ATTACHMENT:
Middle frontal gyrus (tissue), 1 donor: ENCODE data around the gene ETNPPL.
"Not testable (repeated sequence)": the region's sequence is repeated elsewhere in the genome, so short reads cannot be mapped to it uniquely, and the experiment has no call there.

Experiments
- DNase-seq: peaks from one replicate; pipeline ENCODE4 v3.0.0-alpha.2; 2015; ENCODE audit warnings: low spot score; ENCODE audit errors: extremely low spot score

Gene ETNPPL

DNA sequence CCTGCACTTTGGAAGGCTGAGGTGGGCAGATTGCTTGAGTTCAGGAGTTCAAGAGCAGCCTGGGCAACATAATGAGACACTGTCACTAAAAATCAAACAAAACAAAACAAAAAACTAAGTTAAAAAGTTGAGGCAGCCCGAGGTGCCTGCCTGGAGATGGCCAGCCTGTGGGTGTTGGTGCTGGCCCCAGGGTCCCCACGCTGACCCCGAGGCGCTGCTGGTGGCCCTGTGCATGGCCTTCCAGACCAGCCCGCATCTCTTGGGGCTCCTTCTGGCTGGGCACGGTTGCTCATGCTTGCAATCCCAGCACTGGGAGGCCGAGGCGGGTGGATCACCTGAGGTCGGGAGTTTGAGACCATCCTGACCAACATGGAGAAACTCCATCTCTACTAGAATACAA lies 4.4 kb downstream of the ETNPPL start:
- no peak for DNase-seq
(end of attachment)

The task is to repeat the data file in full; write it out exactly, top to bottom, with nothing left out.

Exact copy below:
Middle frontal gyrus (tissue), 1 donor: ENCODE data around the gene ETNPPL.
"Not testable (repeated sequence)": the region's sequence is repeated elsewhere in the genome, so short reads cannot be mapped to it uniquely, and the experiment has no call there.

Experiments
- DNase-seq: peaks from one replicate; pipeline ENCODE4 v3.0.0-alpha.2; 2015; ENCODE audit warnings: low spot score; ENCODE audit errors: extremely low spot score

Gene ETNPPL

DNA sequence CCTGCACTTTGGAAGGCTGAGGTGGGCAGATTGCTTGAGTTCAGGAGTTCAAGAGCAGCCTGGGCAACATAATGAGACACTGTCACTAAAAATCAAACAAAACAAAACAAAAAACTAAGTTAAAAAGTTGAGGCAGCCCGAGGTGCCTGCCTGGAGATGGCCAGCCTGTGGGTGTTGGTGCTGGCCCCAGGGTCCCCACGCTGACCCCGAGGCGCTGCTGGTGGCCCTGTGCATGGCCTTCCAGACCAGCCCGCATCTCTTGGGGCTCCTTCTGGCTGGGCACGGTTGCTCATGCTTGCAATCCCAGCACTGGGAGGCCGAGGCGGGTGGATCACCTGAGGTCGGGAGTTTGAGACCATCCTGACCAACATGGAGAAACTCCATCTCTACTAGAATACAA lies 4.4 kb downstream of the ETNPPL start:
- no peak for DNase-seq